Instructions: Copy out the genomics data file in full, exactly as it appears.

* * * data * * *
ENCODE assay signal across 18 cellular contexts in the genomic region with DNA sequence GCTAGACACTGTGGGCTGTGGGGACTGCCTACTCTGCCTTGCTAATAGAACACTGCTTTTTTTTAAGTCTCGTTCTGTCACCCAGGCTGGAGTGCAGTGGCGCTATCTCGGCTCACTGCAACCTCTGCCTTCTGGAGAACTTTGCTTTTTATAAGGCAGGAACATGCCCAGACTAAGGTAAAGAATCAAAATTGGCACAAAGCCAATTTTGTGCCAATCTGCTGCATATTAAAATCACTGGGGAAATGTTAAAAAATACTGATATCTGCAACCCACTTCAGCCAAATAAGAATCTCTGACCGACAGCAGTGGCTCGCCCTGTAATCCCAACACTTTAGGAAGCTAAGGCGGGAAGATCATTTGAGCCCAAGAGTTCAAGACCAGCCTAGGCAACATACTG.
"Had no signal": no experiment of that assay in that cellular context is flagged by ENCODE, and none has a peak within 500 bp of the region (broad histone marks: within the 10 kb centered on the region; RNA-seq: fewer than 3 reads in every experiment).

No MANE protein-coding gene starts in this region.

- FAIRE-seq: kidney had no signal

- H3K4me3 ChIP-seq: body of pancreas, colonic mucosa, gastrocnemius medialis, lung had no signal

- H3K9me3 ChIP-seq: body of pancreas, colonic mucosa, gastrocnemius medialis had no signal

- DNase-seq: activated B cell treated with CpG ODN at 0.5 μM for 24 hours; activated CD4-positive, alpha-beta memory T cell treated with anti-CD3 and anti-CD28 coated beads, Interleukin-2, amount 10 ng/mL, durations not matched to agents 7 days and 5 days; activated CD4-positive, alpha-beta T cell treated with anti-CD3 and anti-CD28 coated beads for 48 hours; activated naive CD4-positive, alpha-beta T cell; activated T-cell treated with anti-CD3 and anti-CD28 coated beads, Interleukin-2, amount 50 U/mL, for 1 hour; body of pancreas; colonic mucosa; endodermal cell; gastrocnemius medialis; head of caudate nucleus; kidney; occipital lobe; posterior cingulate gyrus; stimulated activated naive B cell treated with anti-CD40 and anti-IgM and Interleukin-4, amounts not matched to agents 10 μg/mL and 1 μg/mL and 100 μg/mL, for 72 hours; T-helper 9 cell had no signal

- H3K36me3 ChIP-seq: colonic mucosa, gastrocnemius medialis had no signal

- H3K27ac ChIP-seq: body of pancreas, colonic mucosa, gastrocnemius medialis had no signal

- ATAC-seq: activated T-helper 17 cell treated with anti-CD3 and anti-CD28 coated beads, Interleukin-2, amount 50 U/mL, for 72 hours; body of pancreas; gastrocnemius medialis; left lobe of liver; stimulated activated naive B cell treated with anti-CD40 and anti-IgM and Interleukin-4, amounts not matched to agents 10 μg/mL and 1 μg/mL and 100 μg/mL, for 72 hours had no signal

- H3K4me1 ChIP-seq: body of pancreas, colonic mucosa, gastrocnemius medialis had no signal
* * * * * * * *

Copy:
ENCODE assay signal across 18 cellular contexts in the genomic region with DNA sequence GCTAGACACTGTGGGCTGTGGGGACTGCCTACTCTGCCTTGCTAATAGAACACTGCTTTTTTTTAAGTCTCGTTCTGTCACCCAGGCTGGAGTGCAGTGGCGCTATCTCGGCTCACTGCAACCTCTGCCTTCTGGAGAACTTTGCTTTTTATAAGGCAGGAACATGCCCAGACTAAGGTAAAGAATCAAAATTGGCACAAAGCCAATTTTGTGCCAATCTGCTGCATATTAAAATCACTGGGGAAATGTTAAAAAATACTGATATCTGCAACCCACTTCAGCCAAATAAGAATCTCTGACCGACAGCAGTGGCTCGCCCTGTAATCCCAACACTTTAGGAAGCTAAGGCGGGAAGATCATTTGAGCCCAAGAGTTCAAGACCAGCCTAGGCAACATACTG.
"Had no signal": no experiment of that assay in that cellular context is flagged by ENCODE, and none has a peak within 500 bp of the region (broad histone marks: within the 10 kb centered on the region; RNA-seq: fewer than 3 reads in every experiment).

No MANE protein-coding gene starts in this region.

- FAIRE-seq: kidney had no signal

- H3K4me3 ChIP-seq: body of pancreas, colonic mucosa, gastrocnemius medialis, lung had no signal

- H3K9me3 ChIP-seq: body of pancreas, colonic mucosa, gastrocnemius medialis had no signal

- DNase-seq: activated B cell treated with CpG ODN at 0.5 μM for 24 hours; activated CD4-positive, alpha-beta memory T cell treated with anti-CD3 and anti-CD28 coated beads, Interleukin-2, amount 10 ng/mL, durations not matched to agents 7 days and 5 days; activated CD4-positive, alpha-beta T cell treated with anti-CD3 and anti-CD28 coated beads for 48 hours; activated naive CD4-positive, alpha-beta T cell; activated T-cell treated with anti-CD3 and anti-CD28 coated beads, Interleukin-2, amount 50 U/mL, for 1 hour; body of pancreas; colonic mucosa; endodermal cell; gastrocnemius medialis; head of caudate nucleus; kidney; occipital lobe; posterior cingulate gyrus; stimulated activated naive B cell treated with anti-CD40 and anti-IgM and Interleukin-4, amounts not matched to agents 10 μg/mL and 1 μg/mL and 100 μg/mL, for 72 hours; T-helper 9 cell had no signal

- H3K36me3 ChIP-seq: colonic mucosa, gastrocnemius medialis had no signal

- H3K27ac ChIP-seq: body of pancreas, colonic mucosa, gastrocnemius medialis had no signal

- ATAC-seq: activated T-helper 17 cell treated with anti-CD3 and anti-CD28 coated beads, Interleukin-2, amount 50 U/mL, for 72 hours; body of pancreas; gastrocnemius medialis; left lobe of liver; stimulated activated naive B cell treated with anti-CD40 and anti-IgM and Interleukin-4, amounts not matched to agents 10 μg/mL and 1 μg/mL and 100 μg/mL, for 72 hours had no signal

- H3K4me1 ChIP-seq: body of pancreas, colonic mucosa, gastrocnemius medialis had no signal